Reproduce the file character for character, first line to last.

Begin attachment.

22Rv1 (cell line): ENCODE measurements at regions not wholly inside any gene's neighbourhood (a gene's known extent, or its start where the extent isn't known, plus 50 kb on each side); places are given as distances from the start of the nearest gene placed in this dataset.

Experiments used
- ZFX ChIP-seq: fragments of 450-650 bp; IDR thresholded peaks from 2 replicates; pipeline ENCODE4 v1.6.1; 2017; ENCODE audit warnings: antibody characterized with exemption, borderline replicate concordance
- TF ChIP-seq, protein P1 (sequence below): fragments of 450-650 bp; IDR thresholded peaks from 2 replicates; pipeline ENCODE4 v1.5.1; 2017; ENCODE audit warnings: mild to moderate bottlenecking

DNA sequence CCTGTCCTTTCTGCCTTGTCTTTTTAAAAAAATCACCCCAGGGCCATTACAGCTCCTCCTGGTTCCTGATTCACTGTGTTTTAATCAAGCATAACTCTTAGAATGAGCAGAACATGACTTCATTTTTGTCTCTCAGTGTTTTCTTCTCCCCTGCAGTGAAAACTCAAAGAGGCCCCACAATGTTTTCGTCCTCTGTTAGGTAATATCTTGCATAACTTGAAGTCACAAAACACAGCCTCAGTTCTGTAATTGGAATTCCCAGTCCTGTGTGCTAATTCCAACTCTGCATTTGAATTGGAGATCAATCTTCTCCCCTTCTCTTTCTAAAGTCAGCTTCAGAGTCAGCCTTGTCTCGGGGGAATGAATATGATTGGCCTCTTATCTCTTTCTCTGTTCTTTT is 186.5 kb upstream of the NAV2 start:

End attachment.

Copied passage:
22Rv1 (cell line): ENCODE measurements at regions not wholly inside any gene's neighbourhood (a gene's known extent, or its start where the extent isn't known, plus 50 kb on each side); places are given as distances from the start of the nearest gene placed in this dataset.

Experiments used
- ZFX ChIP-seq: fragments of 450-650 bp; IDR thresholded peaks from 2 replicates; pipeline ENCODE4 v1.6.1; 2017; ENCODE audit warnings: antibody characterized with exemption, borderline replicate concordance
- TF ChIP-seq, protein P1 (sequence below): fragments of 450-650 bp; IDR thresholded peaks from 2 replicates; pipeline ENCODE4 v1.5.1; 2017; ENCODE audit warnings: mild to moderate bottlenecking

DNA sequence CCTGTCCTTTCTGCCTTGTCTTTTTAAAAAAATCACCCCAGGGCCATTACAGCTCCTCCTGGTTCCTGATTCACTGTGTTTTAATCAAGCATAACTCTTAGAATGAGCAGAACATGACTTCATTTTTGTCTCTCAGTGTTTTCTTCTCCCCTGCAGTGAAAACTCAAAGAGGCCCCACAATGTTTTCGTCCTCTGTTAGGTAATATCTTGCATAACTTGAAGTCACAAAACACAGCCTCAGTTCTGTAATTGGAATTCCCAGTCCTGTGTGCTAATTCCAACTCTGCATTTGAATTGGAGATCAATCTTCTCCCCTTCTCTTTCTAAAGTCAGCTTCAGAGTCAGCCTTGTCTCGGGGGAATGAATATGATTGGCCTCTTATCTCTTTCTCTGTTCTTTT is 186.5 kb upstream of the NAV2 start: